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# Simple Math Problem Shows Massive Flaw In All Machine Learning Algorythims

Posted 9 years ago
 I am testing sequence prediction. If things happen in a specific sequence, what will the likely next step in the sequence be? Computational power should be included in machine learning algorithms but not even Google's "Prediction API" can solve this simple mathematical exercise. In fact, in my naivety, I reported it as a possible bug and they emailed me: As far as your example, the Prediction API will not learn that particular pattern because when trying to classify, it will choose from one of the output classes seen in the training set, so without instances of class "10th", it will not even know that such a class exists, does that make sense? I have used two simple data sets. Categorization: catData={ {"1st", "2nd", "3rd", "4th", "5th", "6th", "7th", "8th"}, {"2nd", "3rd", "4th", "5th", "6th", "7th", "8th", "9th"}, {"3rd", "4th", "5th", "6th", "7th", "8th", "9th", "10th"}, {"4th", "5th", "6th", "7th", "8th", "9th", "10th", "1st"}, {"5th", "6th", "7th", "8th", "9th", "10th", "1st", "2nd"}, {"6th", "7th", "8th", "9th", "10th", "1st", "2nd", "3rd"}, {"7th", "8th", "9th", "10th", "1st", "2nd", "3rd", "4th"}, {"8th", "9th", "10th", "1st", "2nd", "3rd", "4th", "5th"}, {"9th", "10th", "1st", "2nd", "3rd", "4th", "5th", "6th"} } c=Classify[catData->1];  Classification request: c[{"1st","2nd","3rd","4th","5th","6th","7th"}]  I have purposely left out a sequence pattern starting with "10th" to see if the model can predict it given the right data sample. Expected Result: Output="10th"  Unexpected Result: Output="1st"  I also attempted this with a regression model. Regression: predictData={ {1,2,3,4,5,6,7,8}, {2,3,4,5,6,7,8,9}, {3,4,5,6,7,8,9,10}, {4,5,6,7,8,9,10,1}, {5,6,7,8,9,10,1,2}, {6,7,8,9,10,1,2,3}, {7,8,9,10,1,2,3,4}, {8,9,10,1,2,3,4,5}, {9,10,1,2,3,4,5,6} } p=Predict[predictData->1];  Prediction request: p[{1,2,3,4,5,6,7}]  Expected Result: Output=10  Unexpected Result: Output=6  This represents a real world scenario where I am trying to pick the best option to present to a user based on their past behavior. So the next item is unknown because no user has chosen it before and the classification label hasn't been added to the training yet because it's crowd generated dynamically. However, we don't want to just give them any random option. We want to give them something highly relevant during the first interaction with the system. The whole premise of "prediction" seems to imply the ability to predict a categorical label based on other example labels. In this data set, it should be easy to identify the pattern and auto generate 10th as a category label. In this scenario, mathematics is all that is needed to determine the next item in a sequence. I guess if we have tons of sequences not all in perfect order but close, machine learning algorithms becomes much more useful. If there is already a known solution to this issue, that would be amazing to know. Forgive me for not being trained/educated enough to question why this isn't already built into all machine learning algorithms already. I suppose someone could use transpose to create a model out of the columns in the dataset in addition to the rows. However, in my view, anything related to permutations, shifting, changing, organizing, reordering, etc. of the data to find better predictions should be natively built into the algorithms. Even auto generating new columns/features based on patterns, sequences, math equations, etc. that can be derived from the existing data should be automated. None of these things require human input and are mathematical in nature. I bring this to the Wolfram community because the WL is uniquely positioned to tap into knowledge and computation in order to create drastically superior machine learning functions. If everything can be symbolic, everything can be computed.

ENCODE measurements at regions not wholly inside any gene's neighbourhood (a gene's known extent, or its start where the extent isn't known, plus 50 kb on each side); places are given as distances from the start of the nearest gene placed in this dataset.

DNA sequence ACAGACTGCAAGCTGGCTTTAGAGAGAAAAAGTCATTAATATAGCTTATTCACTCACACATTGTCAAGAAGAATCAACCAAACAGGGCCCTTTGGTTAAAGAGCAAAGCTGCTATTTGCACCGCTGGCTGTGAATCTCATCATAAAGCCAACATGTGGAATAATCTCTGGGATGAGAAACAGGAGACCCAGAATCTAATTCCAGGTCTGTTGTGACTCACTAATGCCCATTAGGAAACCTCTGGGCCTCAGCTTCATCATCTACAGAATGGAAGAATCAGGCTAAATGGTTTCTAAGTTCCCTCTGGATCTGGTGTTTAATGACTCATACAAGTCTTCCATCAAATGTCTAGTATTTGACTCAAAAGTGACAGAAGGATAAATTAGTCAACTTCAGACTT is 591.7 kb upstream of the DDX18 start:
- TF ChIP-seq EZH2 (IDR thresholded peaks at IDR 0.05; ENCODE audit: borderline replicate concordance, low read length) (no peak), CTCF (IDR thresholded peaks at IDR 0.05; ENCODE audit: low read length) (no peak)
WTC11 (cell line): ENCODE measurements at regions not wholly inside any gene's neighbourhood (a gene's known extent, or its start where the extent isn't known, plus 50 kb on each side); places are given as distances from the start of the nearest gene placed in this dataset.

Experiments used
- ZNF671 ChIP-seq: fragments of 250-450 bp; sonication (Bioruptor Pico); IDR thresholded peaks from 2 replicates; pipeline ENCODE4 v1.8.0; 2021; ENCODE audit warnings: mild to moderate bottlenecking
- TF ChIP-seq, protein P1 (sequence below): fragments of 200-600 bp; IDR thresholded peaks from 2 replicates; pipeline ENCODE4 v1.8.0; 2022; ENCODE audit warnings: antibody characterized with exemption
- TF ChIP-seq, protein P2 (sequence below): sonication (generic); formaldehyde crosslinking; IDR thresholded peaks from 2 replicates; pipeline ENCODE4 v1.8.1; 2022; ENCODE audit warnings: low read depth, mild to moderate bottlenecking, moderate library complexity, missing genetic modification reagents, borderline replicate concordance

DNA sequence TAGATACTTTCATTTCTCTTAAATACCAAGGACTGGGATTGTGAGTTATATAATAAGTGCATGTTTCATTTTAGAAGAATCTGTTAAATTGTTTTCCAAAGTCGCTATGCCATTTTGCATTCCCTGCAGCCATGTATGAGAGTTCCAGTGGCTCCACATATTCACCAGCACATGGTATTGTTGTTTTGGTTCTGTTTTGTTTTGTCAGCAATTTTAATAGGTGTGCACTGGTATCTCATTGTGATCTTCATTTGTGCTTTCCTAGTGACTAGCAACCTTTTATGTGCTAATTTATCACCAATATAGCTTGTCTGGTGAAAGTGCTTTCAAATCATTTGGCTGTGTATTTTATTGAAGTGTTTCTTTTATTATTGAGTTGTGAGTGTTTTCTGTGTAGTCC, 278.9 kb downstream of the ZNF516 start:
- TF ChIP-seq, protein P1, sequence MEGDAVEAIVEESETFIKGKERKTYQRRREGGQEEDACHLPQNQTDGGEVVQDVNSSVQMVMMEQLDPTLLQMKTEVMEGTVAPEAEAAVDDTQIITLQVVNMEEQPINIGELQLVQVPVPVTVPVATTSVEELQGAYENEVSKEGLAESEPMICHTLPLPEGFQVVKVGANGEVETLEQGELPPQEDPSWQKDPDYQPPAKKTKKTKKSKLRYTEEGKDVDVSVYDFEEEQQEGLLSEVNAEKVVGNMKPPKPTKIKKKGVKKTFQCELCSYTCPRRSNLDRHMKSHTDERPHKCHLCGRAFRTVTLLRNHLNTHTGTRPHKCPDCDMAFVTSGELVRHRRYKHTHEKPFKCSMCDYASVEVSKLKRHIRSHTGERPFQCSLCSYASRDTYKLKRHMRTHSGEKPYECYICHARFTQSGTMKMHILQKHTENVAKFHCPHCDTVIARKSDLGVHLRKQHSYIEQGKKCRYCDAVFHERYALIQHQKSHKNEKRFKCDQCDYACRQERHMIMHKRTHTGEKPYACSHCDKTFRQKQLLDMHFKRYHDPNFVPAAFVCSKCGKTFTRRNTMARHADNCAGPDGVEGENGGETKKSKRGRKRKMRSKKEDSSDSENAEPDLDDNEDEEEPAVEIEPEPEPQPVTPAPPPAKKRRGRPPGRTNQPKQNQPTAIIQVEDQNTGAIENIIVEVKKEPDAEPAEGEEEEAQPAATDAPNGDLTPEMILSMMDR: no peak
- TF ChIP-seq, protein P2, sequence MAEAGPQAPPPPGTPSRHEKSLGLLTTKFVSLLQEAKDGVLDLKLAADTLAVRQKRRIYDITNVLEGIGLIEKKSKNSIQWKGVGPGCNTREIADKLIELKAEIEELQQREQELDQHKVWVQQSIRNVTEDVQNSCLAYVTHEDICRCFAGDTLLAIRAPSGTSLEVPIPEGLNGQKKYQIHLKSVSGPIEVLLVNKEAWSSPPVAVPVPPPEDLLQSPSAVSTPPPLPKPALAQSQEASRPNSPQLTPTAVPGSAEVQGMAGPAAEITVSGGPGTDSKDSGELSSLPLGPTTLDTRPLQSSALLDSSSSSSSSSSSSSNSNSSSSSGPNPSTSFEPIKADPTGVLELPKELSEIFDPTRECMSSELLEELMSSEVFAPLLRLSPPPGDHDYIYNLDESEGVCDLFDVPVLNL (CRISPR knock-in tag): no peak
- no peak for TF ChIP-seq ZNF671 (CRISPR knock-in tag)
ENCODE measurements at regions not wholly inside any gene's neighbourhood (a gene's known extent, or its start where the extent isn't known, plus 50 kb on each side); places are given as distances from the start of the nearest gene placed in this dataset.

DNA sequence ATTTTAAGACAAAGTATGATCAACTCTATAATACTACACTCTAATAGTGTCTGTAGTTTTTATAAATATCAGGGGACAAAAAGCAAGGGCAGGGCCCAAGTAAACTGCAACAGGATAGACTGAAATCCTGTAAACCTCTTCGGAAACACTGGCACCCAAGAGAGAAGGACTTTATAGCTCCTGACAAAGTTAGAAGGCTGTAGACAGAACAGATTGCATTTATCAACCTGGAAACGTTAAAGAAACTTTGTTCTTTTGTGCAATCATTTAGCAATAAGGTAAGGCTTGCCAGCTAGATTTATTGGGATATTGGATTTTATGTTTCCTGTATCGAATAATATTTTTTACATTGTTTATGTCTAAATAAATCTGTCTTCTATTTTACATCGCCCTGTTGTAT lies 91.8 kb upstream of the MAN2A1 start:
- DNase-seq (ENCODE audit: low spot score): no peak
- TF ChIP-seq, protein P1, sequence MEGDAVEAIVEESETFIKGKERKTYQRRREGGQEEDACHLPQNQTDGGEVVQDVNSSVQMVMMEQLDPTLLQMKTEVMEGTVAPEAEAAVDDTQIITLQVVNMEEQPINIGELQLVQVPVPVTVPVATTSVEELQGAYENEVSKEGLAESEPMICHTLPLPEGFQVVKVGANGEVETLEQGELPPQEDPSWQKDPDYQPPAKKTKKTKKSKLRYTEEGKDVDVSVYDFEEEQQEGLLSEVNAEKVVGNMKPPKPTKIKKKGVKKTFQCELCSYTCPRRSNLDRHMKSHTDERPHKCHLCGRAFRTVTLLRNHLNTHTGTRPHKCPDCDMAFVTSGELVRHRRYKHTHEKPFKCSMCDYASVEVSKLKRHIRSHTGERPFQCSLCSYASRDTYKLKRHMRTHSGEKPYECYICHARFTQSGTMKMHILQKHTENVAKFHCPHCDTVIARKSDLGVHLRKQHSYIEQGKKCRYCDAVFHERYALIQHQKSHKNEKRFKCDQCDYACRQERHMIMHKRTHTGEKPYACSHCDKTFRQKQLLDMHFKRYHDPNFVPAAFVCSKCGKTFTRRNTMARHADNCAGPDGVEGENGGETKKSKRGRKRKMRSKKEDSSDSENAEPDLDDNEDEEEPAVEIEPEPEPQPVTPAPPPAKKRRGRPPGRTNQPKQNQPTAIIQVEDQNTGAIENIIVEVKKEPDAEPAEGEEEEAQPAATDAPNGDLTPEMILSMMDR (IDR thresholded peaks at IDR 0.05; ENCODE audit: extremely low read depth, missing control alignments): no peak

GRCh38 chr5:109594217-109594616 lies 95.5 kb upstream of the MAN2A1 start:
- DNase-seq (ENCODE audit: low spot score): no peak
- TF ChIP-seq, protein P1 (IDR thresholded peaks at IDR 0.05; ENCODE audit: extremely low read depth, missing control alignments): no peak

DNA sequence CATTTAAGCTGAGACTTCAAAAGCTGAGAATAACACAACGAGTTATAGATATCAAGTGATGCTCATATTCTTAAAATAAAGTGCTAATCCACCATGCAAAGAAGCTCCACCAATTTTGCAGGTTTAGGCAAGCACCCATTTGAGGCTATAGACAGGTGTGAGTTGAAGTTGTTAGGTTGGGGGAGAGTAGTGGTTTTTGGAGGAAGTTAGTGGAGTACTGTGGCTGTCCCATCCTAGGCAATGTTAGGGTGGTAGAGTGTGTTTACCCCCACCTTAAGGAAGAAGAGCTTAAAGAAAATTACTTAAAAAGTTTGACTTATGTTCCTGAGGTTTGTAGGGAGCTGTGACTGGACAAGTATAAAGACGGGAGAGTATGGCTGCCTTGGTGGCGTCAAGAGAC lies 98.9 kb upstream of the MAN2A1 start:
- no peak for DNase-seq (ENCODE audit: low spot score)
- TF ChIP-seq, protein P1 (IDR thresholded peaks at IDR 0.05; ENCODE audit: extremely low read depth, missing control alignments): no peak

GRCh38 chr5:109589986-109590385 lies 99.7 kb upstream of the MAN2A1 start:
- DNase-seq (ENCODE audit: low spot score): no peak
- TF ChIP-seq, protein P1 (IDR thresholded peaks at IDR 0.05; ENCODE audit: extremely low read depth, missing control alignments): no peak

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Posted 9 years ago
 Google's response is spot on. Fundamentally, it cannot return "10" if "10" isn't even a category that it was trained with. Classify is basically a set of supervised machine learning algorithms. Looking at your input data as a human being, I would (understanding the input to mean what it means to the Classify) return 1 as well. If you want to understand what Classify is doing, you can see what methods it chose using the ClassifierInformation function. If you do, you will see that Classify is using a series of markov chains, and that's not going to do what you want. You are asking for an algorithm that can robustly handle recognizing sequences with "anything related to permutations, shifting, changing, organizing, reordering, etc. of the data". I would encourage you to take a look into different machine learning algorithms, both supervised and unsupervised and see what kinds of properties they have. What you are asking for here, is not reasonable to expect from a generic ML algorithm. If you've discovered a "Massive Flaw in All Machine Learning Algorythims", it is that they less magical and intelligent than they often appear at first. Classify is by far the easiest to use ML tool I've ever seen, but if you want to push it beyond its conventional uses, you must understand how ML algorithms work and what their limitations are.
Posted 9 years ago
 Found something that works. Not sure if it can be applied in other more general situations yet. Basically, if the desired label appears anywhere in the data samples, it can find it. Basically, you just create every combination possible.So far it only works with the Classify. Using the numerical data set and Predict it never gets the right answer. subs = Union[Select[ArrayFlatten[Subsets[#] & /@ Transpose[catData], 1], Length[#] > 0 &]]; c = Classify[subs -> 1, PerformanceGoal -> "Quality"] c[{"1st", "2nd", "3rd", "4th", "5th", "6th", "7th"}] Out="10th" I am sure this would drastically slow down most processes. With this tiny data set, it ballooned up to 2240 samples. I suppose it could be trimmed down by changing the Select length to something like 50% of the average sample length or something like that. subs = Union[Select[ArrayFlatten[Subsets[#] & /@ catData, 1], Length[#] > Total[Length[#] & /@ catData]/Length[catData]*.5 &]]; This trims it down to 598 variations, which is still an almost 600% bloat.I did notice it fails if your length Select gets close to the same length as the samples. The average length is 8 but if you limit Select to 6, 7 or 8 it will fail to find the right answer.This doesn't really accomplish my goal of 3D predictions. If there are patterns in the columns there should be a way to include that in an algorithm. Limiting the algo to rows only may be good for some things but it's not good for what I believe is called semi-unsupervised learning.In a way using Transpose and Subsets is a short cut to getting the right answer. I wonder if there is a more mathematically sound way to do it that could be generally applied to any sequential data set.